AJC Statement ahead of the European Commission's first Annual Colloquium on Fundamental Rights

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AJC Statement ahead of the European Commission's first Annual Colloquium on Fundamental Rights

Brussels - 1 October 2015 - The American Jewish Committee believes the success of the European Commission’s first Annual Colloquium on Fundamental Rights will depend on transforming words into concrete and pragmatic steps to combat anti-Semitism. 

AJC welcomed the long-overdue decision of First Vice-President Frans Timmermans, in cooperation with EU Commissioner for Justice, Consumers and Gender Equality, Věra Jourová to bring together a selected number of high-level participants from across the EU, including from AJC, aimed at “preventing and combating antisemitic and anti-Muslim hatred in Europe."

“AJC has for years called on the EU and its member states to combat the rise of anti-Jewish incidents, which is not only a threat to Jews but an assault on Europe’s core values and with the recent spate of murderous terror attacks the need for such action has become only too self-evident.” said Daniel Schwammenthal, Director of the AJC Transatlantic Institute. “This is why in May, AJC convened a high-level strategy conference on combating anti-Semitism, presenting its own action plan which we believe would serve today’s colloquium well,” Schwammenthal said.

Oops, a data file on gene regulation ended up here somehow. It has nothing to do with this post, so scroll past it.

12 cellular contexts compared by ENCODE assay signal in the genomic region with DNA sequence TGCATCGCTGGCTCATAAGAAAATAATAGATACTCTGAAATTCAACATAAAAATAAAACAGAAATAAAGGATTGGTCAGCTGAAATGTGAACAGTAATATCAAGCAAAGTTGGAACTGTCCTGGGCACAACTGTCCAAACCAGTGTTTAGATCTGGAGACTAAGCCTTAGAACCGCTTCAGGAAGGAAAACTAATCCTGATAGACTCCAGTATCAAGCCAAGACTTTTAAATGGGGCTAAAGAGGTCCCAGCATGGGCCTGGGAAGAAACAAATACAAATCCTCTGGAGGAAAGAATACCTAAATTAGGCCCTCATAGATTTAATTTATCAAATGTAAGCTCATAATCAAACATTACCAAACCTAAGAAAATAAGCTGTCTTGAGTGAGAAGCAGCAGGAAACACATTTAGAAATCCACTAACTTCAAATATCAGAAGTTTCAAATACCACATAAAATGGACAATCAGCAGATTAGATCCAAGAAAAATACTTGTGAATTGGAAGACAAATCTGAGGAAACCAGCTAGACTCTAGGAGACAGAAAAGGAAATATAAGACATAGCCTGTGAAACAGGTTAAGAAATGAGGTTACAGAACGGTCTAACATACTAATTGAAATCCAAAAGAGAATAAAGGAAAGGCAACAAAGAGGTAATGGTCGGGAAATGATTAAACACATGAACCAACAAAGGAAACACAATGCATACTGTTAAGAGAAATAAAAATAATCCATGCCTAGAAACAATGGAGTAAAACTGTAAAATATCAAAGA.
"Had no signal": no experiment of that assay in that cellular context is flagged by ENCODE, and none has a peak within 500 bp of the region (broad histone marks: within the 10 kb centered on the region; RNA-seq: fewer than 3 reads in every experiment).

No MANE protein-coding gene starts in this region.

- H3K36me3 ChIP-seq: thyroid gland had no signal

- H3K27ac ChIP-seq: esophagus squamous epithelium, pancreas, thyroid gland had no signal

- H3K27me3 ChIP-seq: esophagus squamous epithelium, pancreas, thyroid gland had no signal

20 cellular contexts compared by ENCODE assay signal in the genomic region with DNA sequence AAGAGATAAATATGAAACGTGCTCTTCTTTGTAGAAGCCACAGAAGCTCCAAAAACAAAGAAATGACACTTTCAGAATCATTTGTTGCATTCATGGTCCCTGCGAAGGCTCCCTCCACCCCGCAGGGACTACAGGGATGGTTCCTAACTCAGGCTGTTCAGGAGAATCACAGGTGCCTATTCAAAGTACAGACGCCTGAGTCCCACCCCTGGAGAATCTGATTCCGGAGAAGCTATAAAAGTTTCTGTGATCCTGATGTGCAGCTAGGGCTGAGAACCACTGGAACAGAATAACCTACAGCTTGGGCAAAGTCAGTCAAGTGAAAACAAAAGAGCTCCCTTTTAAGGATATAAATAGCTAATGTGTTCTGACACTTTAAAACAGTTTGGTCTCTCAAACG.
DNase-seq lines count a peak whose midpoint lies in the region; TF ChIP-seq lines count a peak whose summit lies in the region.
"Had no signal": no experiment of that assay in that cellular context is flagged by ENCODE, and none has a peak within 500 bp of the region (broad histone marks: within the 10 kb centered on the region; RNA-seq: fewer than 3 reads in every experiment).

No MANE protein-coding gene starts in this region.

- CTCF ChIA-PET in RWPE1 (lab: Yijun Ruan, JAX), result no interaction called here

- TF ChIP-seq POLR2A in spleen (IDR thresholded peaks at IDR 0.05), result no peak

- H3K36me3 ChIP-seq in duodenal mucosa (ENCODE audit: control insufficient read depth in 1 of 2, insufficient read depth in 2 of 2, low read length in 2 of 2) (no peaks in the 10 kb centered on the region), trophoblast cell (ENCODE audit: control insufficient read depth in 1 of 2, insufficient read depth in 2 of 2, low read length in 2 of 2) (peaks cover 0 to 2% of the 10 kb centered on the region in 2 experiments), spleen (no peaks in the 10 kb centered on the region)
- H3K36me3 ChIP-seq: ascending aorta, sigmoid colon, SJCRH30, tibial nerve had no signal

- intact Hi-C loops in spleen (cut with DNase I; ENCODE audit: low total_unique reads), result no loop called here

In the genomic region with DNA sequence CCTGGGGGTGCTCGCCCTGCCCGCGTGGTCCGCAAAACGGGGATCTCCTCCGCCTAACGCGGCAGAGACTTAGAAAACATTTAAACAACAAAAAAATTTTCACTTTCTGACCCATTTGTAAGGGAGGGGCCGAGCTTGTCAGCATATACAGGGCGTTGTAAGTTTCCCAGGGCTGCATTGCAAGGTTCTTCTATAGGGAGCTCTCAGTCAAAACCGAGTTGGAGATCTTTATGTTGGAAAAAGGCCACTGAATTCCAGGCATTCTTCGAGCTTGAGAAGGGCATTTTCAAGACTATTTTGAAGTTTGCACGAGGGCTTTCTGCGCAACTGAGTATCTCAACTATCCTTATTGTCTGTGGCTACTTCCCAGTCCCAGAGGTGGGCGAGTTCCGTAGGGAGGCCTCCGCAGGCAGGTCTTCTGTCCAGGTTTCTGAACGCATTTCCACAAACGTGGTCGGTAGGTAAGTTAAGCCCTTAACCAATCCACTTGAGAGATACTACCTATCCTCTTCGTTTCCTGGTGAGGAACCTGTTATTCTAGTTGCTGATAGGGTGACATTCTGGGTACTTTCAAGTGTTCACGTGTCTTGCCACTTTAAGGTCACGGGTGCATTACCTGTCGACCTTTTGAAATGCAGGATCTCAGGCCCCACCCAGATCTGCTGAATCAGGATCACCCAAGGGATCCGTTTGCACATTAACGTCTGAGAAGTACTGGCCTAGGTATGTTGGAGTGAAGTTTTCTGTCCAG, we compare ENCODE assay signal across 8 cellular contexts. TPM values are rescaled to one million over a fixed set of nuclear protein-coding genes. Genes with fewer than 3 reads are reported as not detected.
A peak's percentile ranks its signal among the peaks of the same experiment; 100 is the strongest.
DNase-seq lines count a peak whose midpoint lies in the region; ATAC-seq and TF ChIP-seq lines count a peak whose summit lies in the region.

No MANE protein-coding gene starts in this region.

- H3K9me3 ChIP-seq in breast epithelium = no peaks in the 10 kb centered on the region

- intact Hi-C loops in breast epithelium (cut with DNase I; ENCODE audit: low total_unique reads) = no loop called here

The plan, which is available at , calls on European governments to make the fight against anti-Semitism an urgent priority for individual countries, and collectively for the entire EU. It specifies steps for governments to assess the severity and sources of the problem; provide for the security of Jewish institutions and communities; take on purveyors of anti-Semitism on the Internet and in social media; recognize that vilification of Israel too often is a cover for expressions of anti-Semitism and confront radical Islam and invest in education that imparts European values.

Rabbi Andrew Baker, AJC Director of International Jewish Affairs, has also stressed the value of adopting a comprehensive definition of anti-Semitism that can be employed by governments and civil society monitors alike, a position echoed by other Jewish organizations and European Jewish leaders. “The EUMC Working Definition of Anti-Semitism, drafted ten years ago, serves this very purpose, and it includes the important description of how anti-Israel animus can become a form of anti-Semitism. Vice President Timmermans should use the occasion of this colloquium to formally endorse the EUMC Working Definition,” said Baker.